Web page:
The problem with Rick Caruso is so obvious that when he loses decisively, he may in hindsight grasp the breathtaking negligence of his expensive political consultants. Rick Caruso has been portrayed as a gracious, moderate, not quite so progressive alternative to Karen Bass. And guess what? Nobody cares. Bass will outspend you. Bass has armies of public sector “volunteers.” You’re badly outgunned, despite your wealth. So swing for the fences, or go home.
For example, Los Angeles doesn’t need a mayoral alternative who promises to “impose a per unit cost limit of $350,000” on new housing for the unhoused. According to the Los Angeles Homeless Services Authority, in 2022 there are at least 69,000 homeless in the county. At $350,000 per unit, that’s $21 billion dollars. Stop it. That’s not a plan. It’s a bad joke.
Rick Caruso needs to stop trying to appease progressives, because progressive “ideology” is so riven with contradictory imperatives they don’t know what they actually believe or really want. He needs to start talking to the gritty Angelenos who still have to work and live among the lawlessness and filth that has been created by the current policies. Here’s what Rick Caruso should be saying:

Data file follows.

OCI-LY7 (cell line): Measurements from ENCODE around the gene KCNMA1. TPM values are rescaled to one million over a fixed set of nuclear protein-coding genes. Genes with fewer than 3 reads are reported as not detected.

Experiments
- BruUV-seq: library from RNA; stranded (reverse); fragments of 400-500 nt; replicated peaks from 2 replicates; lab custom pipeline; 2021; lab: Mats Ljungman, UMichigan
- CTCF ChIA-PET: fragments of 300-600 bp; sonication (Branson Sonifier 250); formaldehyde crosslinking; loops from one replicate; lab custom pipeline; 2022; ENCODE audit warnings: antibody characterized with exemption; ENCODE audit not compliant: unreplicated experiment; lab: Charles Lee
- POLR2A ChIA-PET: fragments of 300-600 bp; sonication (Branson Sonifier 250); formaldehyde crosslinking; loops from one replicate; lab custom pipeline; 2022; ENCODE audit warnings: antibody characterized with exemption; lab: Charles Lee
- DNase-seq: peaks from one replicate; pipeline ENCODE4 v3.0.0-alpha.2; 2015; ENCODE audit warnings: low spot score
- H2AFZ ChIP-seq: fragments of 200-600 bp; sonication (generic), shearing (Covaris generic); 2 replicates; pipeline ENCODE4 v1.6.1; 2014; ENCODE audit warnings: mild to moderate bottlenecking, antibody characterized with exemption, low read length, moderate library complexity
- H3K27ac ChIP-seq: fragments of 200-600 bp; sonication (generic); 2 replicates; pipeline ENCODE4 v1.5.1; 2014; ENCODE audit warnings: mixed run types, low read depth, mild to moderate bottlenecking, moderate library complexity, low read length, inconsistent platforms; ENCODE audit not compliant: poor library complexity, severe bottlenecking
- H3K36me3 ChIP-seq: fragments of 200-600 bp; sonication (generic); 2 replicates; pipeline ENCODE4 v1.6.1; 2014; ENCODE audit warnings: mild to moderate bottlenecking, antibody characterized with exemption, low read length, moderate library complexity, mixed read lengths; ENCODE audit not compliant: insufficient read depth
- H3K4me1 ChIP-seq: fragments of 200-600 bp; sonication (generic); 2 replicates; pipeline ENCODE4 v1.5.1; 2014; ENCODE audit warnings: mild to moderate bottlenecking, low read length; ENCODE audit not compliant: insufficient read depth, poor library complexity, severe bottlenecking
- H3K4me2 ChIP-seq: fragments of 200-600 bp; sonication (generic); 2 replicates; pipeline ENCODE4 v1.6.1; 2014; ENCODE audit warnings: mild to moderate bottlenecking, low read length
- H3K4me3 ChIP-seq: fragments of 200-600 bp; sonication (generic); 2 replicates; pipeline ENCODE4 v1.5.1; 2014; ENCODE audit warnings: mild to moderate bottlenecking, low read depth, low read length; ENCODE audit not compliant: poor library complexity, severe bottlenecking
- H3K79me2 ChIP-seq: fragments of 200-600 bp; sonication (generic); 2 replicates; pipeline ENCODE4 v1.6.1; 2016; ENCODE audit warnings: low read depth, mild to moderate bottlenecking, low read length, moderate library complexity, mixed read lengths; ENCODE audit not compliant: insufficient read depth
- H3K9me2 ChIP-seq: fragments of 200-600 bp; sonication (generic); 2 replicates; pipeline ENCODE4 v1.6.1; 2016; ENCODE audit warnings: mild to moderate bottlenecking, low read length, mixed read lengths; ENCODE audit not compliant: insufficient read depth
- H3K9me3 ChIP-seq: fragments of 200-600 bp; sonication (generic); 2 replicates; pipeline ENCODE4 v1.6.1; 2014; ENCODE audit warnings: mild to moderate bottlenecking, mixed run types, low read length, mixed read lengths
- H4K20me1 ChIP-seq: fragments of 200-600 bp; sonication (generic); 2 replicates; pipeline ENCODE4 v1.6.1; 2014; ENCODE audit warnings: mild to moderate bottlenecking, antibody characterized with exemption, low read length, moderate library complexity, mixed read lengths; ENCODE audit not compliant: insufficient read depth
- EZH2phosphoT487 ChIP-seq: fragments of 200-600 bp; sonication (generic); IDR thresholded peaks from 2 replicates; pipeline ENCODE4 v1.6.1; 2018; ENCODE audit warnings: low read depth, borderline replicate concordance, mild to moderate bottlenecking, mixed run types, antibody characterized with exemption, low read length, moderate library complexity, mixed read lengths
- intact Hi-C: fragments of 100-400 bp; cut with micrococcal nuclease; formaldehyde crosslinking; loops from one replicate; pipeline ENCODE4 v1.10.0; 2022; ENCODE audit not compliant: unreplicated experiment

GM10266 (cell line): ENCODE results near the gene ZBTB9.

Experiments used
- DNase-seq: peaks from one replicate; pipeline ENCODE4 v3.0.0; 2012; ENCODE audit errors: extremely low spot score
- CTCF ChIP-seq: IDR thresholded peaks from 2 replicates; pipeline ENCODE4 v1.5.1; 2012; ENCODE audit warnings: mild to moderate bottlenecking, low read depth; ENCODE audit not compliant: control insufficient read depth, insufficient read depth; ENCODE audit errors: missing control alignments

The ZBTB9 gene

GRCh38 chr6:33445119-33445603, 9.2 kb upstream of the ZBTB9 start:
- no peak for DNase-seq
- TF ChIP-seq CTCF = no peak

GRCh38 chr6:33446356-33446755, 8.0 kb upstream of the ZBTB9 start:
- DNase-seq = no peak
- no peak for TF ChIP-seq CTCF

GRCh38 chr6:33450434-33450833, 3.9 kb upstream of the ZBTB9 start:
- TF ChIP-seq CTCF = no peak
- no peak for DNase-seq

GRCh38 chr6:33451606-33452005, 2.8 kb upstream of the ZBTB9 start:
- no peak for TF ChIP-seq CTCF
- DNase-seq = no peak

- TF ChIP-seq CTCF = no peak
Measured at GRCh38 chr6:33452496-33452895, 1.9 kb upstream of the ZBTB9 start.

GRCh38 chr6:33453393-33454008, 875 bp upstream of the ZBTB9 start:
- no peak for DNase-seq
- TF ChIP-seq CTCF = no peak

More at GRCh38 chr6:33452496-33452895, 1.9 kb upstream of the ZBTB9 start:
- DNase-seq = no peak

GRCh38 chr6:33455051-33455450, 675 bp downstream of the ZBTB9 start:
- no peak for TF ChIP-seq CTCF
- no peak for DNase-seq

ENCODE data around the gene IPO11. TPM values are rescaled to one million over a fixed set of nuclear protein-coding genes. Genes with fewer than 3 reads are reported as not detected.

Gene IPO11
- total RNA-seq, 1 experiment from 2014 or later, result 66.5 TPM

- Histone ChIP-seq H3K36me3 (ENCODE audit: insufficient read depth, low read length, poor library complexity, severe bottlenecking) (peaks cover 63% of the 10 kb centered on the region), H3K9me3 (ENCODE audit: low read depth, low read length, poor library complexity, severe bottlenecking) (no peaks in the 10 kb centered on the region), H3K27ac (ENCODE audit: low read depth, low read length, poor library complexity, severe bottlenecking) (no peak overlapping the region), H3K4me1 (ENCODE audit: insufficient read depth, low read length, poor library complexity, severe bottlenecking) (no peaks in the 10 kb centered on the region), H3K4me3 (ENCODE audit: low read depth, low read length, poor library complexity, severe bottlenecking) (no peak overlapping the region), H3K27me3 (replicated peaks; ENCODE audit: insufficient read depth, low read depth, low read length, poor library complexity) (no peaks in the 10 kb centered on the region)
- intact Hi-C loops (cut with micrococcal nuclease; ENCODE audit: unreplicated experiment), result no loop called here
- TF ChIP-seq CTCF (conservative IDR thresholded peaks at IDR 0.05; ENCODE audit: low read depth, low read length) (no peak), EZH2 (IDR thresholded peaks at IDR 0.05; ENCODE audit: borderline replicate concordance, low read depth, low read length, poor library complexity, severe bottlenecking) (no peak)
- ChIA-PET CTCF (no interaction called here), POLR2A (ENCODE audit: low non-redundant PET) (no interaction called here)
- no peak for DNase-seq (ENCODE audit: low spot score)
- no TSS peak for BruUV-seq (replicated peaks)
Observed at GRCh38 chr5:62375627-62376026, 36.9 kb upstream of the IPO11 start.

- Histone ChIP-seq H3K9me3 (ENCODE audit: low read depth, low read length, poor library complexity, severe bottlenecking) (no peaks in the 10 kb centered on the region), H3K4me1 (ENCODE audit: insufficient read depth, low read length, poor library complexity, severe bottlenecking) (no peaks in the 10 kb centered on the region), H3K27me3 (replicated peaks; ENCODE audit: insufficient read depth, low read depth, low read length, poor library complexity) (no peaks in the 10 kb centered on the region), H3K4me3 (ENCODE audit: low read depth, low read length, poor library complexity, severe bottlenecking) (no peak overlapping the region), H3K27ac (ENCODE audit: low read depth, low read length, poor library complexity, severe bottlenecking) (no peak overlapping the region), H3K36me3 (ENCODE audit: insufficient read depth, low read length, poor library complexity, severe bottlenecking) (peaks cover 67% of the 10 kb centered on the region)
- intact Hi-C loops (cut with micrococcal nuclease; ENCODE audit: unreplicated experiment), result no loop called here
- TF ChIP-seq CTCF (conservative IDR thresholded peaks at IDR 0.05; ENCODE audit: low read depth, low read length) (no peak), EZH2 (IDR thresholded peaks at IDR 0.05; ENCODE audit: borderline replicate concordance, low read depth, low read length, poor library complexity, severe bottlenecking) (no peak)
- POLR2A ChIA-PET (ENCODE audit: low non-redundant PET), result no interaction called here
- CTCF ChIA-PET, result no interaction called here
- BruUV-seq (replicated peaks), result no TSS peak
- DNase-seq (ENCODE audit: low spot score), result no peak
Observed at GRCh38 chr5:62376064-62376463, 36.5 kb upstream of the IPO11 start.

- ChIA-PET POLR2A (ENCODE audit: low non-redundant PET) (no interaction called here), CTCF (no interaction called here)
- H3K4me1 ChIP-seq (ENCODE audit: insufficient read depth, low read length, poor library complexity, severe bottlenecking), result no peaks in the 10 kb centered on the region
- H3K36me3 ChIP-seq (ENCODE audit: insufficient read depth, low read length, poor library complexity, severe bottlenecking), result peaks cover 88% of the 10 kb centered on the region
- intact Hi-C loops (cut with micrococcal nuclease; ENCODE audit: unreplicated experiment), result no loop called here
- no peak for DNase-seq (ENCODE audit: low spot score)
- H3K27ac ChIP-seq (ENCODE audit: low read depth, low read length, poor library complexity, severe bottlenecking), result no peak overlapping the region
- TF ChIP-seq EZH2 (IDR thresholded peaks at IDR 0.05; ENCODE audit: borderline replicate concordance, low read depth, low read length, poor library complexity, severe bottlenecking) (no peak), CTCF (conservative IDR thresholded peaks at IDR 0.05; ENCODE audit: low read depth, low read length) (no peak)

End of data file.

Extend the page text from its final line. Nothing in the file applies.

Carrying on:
“We will get every homeless person off the street immediately and move them to inexpensive sites within the city limits or in the region. They will be screened so criminals, substance abusers, and the mentally ill are assigned to three separate locations. Those who do not have these afflictions will be given access to our already substantial shelter network. I expect that once this policy is implemented, most of the criminals and substance abusers will either find shelter on their own with friends or family, or they will leave the county. I will divert existing funds to accomplish this and expect there will be plenty of money left over to provide counseling, drug treatment, and job training. I will work with the Bureau of Prisons to process those convicted of minor crimes and recovering addicts into minimum security work camps where they can contribute to conservation programs, wildfire prevention, and other activities that will allow them to recover their dignity and also benefit society.”
Similar pronouncements from Rick Caruso would galvanize voters to support him, because they would know that finally, after so many years, the person about to become mayor is not a feckless, self-serving coward. Here are some soundbites that would get Rick Caruso elected: